Details

Review of Accounting and Finance, vol. 17 no. 4
Type: Research Article
ISSN: 1475-7702

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Article
Publication date: 10 April 2017

Jagjit S. Saini, Onur Arugaslan and James DeMello

The purpose of this paper is to examine what is weighted more by the investors when valuing a dual-class firm’s stock – greater agency costs or better accrual quality of…

Abstract

Purpose

The purpose of this paper is to examine what is weighted more by the investors when valuing a dual-class firm’s stock – greater agency costs or better accrual quality of the dual-class firm in contrast to the single-class firm.

Design/methodology/approach

Using the financial data of firms issuing multiple classes of stock (hereafter dual-class firms) and firms issuing single class of stock (hereafter single-class firms), the authors measure the effect of firm’s ownership structure (dual class versus single class) on the earnings response coefficients (ERCs) of prior, current and future period earnings.

Findings

The authors find that investors care more about agency costs than the quality of accruals in evaluating the earnings of dual-class firms. Specifically, the authors find that current annual returns of the firm are negatively associated with dual-class ownership structure and that earnings informativeness and predictability are decreasing in dual-class ownership of the firm as reflected in decreasing ERCs.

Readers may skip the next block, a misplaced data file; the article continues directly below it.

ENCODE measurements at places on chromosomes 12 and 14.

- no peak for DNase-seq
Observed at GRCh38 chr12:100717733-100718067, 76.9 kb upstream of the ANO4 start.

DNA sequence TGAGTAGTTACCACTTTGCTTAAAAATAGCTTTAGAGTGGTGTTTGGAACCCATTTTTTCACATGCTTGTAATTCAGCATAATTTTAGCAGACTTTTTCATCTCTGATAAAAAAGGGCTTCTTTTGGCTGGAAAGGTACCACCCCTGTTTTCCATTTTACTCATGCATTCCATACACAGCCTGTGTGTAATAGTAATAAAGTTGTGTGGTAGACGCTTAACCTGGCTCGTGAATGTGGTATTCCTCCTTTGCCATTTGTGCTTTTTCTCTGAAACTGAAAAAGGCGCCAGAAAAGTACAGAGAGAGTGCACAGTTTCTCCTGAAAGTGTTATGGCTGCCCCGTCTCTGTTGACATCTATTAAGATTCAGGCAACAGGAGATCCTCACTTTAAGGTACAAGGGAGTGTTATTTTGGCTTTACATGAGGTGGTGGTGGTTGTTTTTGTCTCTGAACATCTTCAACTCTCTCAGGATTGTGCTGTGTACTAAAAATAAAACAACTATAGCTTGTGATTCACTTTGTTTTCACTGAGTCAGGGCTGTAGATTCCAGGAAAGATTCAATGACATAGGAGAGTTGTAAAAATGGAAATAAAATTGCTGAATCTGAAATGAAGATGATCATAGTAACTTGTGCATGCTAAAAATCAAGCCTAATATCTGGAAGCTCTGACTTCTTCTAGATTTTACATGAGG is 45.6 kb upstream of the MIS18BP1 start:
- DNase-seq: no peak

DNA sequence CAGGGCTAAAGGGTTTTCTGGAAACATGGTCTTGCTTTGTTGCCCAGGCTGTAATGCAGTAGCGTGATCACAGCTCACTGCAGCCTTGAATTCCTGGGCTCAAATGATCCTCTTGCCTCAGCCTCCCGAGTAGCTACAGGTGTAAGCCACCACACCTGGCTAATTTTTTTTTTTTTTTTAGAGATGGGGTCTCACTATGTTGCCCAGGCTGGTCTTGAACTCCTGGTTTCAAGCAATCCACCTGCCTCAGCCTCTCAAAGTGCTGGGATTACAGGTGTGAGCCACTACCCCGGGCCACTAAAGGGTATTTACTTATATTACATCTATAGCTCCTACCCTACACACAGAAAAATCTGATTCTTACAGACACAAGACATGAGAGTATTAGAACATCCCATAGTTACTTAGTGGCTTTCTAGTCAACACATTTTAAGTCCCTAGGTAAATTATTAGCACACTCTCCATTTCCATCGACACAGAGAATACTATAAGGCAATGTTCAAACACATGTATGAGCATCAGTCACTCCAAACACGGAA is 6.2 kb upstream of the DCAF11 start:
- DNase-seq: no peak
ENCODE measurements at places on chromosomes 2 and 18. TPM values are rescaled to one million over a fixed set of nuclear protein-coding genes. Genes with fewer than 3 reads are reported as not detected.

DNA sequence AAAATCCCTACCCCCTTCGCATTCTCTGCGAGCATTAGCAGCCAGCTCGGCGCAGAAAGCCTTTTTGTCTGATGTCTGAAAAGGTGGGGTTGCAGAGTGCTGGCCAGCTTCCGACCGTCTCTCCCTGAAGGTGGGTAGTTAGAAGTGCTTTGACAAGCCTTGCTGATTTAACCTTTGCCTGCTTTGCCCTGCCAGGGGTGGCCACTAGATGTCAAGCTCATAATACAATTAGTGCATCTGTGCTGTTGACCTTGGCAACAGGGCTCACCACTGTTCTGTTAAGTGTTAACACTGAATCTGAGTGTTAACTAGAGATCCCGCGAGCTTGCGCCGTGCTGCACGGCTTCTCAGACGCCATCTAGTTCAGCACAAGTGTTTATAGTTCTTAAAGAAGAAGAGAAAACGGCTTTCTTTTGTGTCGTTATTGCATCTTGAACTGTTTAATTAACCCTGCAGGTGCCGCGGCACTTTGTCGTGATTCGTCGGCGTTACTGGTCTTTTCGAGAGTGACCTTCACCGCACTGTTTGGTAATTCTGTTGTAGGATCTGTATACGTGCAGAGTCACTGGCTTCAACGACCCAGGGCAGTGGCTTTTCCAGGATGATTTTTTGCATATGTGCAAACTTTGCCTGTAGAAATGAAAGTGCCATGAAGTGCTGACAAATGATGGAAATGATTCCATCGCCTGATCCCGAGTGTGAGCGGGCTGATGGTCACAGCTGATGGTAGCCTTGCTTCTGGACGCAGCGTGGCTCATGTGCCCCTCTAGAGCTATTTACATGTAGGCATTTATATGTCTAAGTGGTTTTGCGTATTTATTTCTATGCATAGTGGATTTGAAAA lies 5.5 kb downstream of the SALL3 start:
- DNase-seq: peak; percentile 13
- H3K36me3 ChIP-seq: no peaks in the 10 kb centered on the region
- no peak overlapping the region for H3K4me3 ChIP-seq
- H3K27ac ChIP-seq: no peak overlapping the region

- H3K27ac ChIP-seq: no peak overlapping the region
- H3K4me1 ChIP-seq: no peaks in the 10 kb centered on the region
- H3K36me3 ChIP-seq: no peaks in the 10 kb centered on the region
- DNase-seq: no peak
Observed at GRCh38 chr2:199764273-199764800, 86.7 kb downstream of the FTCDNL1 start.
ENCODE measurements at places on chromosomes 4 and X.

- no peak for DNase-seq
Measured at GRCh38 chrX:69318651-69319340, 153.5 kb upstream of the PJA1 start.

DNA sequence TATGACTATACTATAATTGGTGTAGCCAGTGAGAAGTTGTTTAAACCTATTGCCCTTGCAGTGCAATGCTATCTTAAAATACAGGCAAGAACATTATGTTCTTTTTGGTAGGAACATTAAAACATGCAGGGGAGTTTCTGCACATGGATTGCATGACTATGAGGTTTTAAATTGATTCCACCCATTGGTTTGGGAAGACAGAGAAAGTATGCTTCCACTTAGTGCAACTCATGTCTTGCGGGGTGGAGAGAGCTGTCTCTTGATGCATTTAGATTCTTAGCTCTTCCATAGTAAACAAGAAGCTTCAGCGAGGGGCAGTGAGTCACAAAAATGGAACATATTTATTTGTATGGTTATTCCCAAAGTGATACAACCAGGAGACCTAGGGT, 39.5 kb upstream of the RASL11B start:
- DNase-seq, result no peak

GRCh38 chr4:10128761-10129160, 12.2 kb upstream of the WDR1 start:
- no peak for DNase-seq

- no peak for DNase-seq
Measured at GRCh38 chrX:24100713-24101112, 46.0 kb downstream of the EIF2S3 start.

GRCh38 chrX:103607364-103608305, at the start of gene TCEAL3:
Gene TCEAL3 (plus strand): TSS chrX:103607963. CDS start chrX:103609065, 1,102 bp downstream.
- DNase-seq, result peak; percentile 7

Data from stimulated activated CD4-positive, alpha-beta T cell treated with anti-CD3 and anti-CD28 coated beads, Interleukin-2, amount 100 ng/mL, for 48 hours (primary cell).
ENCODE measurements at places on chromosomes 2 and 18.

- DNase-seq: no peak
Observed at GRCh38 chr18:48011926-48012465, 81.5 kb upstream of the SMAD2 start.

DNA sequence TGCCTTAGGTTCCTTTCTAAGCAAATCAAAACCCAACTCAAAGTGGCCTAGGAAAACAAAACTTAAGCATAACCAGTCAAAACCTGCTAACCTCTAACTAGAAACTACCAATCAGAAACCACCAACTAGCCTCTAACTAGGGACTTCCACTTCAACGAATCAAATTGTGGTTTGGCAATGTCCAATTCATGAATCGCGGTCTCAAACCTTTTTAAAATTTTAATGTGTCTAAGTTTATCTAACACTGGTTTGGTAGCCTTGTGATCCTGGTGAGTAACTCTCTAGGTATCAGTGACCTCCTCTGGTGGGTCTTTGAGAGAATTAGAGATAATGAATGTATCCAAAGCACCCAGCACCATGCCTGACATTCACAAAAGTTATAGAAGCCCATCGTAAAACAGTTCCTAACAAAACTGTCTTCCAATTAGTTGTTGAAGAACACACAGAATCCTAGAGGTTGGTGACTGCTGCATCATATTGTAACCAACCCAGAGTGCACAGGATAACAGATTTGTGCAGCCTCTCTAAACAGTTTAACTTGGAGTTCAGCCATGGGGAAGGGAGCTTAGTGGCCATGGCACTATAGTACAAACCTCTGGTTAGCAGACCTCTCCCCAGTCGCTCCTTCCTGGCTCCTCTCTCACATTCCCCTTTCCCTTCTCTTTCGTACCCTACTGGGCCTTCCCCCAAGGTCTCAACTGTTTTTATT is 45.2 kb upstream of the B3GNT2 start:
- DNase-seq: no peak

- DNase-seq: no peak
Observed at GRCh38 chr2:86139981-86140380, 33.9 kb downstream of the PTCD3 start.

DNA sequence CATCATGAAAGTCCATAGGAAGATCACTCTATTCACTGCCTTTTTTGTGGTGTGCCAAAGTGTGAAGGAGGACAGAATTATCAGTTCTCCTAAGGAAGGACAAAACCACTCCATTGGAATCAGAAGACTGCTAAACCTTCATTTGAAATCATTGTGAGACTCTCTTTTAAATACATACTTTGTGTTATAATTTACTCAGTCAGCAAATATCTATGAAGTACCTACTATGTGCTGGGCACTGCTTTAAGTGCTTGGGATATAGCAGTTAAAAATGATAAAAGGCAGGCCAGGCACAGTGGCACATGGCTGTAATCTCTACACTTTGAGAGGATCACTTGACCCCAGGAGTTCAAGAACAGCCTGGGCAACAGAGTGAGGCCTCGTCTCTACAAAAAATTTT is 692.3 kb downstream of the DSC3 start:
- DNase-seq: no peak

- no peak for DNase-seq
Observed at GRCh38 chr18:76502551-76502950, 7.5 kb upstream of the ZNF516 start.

Originality/value

This study adds to prior literature on dual-class ownership which reports greater agency costs and better accrual quality at dual-class firms in contrast to single-class firms. This study contributes to the literature on earnings informativeness and predictability by evaluating the effect of ownership structure on the ERCs of the firm. Investors should be careful when valuing a dual-class firm and should consider agency costs in addition to accrual quality of reported earnings at such firms.

Details

Journal of Financial Reporting and Accounting, vol. 15 no. 1
Type: Research Article
ISSN: 1985-2517

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Book part
Publication date: 30 September 2020

Zophia Edwards

In recent decades, it has become clear that the major economic, political, and social problems in the world require contemporary development research to examine…

Abstract

In recent decades, it has become clear that the major economic, political, and social problems in the world require contemporary development research to examine intersections of race and class in the global economy. Theorists in the Black Radical Tradition (BRT) were the first to develop and advance a powerful research agenda that integrated race–class analyses of capitalist development. However, over time, progressive waves of research streams in development studies have successively stripped these concepts from their analyses. Post-1950s, class analyses of development overlapped with some important features of the BRT, but removed race. Post-1990s, ethnicity-based analyses of development excised both race and class. In this chapter, I discuss what we learn about capitalist development using the integrated race–class analyses of the BRT, and how jettisoning these concepts weakens our understanding of the political economy of development. To remedy our current knowledge gaps, I call for applying insights of the BRT to our analyses of the development trajectories of nations.

Details

Rethinking Class and Social Difference